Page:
If you could mix autonomy into their supply chain and to their network, it could add a lot more flexibility to their network. It can also help them expand their reach of their network, that today their train tracks do not get to. It’s very expensive now to build any new railroad tracks and so if you can leverage autonomy for that, it’s significant.

– Cheng Lu

This is another example of Union Pacific embracing emerging trends that will have an overall positive benefit on their business. Union Pacific had a similar move in 1936 when the company developed Sun Valley and connected the resort to Los Angeles via rail. The all-encompassing travel experience package was invented.

Could the Union Pacific / TuSimple partnership usher in the future of freight shipping? Cheng and the team at TuSimple view it as intermodal 2.0 where autonomous trucks, rail, and human-driven trucks will all complement each other to shore up the supply chain.

Autonomous trucking could be intermodal 2.0.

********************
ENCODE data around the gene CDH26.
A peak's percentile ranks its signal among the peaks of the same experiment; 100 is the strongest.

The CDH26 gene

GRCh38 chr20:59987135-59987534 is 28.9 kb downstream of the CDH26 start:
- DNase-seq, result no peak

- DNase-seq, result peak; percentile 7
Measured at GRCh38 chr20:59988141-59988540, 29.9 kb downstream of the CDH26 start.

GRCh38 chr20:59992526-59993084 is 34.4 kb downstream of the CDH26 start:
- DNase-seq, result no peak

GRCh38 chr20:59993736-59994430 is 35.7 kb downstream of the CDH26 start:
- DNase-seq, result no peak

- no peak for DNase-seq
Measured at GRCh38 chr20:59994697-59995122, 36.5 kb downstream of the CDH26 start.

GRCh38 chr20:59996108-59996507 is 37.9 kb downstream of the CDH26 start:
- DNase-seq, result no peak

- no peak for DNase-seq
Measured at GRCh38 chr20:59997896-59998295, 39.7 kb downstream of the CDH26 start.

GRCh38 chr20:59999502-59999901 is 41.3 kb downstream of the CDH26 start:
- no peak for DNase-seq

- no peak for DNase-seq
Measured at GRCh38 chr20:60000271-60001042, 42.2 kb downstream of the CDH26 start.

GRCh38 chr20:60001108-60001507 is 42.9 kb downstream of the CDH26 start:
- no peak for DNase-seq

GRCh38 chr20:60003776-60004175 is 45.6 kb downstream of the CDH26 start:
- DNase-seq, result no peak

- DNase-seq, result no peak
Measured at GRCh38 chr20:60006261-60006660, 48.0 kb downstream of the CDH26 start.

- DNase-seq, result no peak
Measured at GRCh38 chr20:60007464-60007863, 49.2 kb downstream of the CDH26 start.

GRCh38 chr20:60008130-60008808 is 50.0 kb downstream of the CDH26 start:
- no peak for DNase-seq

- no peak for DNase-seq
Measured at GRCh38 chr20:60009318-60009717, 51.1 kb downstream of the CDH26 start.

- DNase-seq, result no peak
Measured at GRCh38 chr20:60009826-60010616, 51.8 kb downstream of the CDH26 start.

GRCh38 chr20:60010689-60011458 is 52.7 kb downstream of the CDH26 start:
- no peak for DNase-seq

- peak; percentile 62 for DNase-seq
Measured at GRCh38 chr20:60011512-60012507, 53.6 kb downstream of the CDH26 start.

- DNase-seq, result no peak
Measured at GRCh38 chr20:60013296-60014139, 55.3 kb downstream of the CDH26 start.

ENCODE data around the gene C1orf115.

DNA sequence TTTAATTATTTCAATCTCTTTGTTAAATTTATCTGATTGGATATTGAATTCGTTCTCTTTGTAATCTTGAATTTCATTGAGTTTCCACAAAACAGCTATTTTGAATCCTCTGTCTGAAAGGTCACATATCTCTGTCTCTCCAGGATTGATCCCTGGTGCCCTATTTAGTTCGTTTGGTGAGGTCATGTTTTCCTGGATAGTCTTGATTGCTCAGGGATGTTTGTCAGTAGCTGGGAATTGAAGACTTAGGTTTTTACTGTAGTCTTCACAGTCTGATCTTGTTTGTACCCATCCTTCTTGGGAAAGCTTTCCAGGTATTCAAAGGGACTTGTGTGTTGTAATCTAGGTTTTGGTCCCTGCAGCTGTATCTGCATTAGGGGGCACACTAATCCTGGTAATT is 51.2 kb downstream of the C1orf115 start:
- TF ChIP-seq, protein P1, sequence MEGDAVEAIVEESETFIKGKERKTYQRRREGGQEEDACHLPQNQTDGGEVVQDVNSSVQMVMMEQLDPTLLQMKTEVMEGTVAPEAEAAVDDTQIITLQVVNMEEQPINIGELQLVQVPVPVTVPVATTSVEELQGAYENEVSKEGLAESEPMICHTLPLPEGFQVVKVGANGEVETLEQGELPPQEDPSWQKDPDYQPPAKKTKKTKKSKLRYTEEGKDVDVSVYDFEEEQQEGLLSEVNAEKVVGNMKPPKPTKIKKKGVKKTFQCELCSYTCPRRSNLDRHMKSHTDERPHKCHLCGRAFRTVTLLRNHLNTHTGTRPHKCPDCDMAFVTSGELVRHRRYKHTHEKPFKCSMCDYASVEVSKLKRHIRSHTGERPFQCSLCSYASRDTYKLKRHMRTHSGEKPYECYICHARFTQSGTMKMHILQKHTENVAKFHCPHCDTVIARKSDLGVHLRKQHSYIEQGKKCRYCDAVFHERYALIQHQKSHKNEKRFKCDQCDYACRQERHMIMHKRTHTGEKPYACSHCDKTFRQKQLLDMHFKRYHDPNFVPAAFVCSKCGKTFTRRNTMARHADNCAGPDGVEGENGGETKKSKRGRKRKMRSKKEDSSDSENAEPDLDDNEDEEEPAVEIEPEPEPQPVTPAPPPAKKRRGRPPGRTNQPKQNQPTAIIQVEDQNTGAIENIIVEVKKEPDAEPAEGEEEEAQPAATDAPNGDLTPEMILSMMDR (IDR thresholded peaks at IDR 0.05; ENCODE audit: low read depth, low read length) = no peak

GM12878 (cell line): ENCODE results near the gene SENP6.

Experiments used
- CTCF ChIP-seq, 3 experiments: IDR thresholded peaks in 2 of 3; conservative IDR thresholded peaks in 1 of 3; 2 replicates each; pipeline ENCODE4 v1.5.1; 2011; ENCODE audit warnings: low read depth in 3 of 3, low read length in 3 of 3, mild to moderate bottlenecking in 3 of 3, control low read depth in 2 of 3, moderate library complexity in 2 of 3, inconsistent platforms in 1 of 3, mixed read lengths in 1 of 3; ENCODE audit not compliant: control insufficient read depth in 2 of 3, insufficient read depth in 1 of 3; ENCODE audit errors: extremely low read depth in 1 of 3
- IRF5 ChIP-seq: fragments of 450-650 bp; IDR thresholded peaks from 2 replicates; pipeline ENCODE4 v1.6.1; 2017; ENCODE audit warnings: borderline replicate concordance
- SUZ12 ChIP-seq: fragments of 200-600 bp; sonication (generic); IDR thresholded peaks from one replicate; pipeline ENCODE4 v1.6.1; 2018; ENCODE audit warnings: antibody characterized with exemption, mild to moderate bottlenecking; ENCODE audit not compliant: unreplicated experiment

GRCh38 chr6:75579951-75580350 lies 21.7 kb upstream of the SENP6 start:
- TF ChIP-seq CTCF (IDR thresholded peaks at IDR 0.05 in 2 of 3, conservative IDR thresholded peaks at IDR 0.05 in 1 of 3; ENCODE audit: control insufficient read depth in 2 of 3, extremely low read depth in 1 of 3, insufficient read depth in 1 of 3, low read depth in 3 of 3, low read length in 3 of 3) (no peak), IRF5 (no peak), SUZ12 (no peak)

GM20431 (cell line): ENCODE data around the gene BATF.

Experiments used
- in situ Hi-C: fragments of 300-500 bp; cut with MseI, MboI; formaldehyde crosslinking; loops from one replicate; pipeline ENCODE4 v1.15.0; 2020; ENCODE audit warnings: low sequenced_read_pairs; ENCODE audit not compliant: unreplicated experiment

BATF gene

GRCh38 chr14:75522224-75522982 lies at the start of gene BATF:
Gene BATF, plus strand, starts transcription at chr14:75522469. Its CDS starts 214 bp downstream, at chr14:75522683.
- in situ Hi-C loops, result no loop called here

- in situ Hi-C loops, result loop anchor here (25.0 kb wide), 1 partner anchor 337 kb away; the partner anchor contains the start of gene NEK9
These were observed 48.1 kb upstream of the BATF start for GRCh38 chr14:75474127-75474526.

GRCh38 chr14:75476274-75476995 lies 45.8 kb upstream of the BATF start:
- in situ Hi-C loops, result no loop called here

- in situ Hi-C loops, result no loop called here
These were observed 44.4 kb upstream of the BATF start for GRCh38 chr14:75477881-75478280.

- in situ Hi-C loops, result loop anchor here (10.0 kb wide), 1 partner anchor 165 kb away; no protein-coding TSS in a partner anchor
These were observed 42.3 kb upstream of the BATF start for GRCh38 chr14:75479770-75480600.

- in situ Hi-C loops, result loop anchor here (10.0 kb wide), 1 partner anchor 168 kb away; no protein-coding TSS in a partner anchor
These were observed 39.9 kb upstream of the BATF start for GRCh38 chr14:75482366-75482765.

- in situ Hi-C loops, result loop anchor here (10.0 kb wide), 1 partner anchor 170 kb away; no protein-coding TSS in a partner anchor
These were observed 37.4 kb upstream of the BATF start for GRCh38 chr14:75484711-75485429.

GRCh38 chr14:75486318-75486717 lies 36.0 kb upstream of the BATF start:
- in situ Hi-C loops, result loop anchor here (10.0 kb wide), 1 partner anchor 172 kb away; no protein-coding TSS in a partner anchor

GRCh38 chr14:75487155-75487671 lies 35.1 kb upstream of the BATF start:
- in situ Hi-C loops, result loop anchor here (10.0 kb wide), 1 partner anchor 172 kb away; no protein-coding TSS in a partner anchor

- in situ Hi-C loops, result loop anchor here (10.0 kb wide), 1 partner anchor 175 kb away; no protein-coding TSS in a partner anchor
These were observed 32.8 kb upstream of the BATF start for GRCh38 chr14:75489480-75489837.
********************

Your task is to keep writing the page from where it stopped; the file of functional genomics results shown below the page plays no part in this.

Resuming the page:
– Cheng Lu

Wrapping up the conversation, Cheng discusses the economic benefits of Driver Out and scaling the TuSimple business.

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Recorded on Monday, February 7, 2022.

Moving Past Misconceptions

Ariel Wolf, General Counsel, Autonomous Vehicle Industry Association joined Grayson Brulte on The Road To Autonomy Podcast to discuss misconceptions of AV technology in the marketplace.

The conversation begins with Ariel discussing the rebranding of the Self-Driving Coalition for Safer Streets to the Autonomous Vehicle Industry Association.

[The brand] showcases the evolution of both the AV industry and the organization’s role with policymakers and the public.

– Ariel Wolf

As AV technology advances, building and maintaining public trust is critical to the adoption of autonomous vehicles. In addition to public trust, there is a need for a National Autonomous Vehicle Framework that promotes the safe and swift deployment of autonomous vehicles in the United States.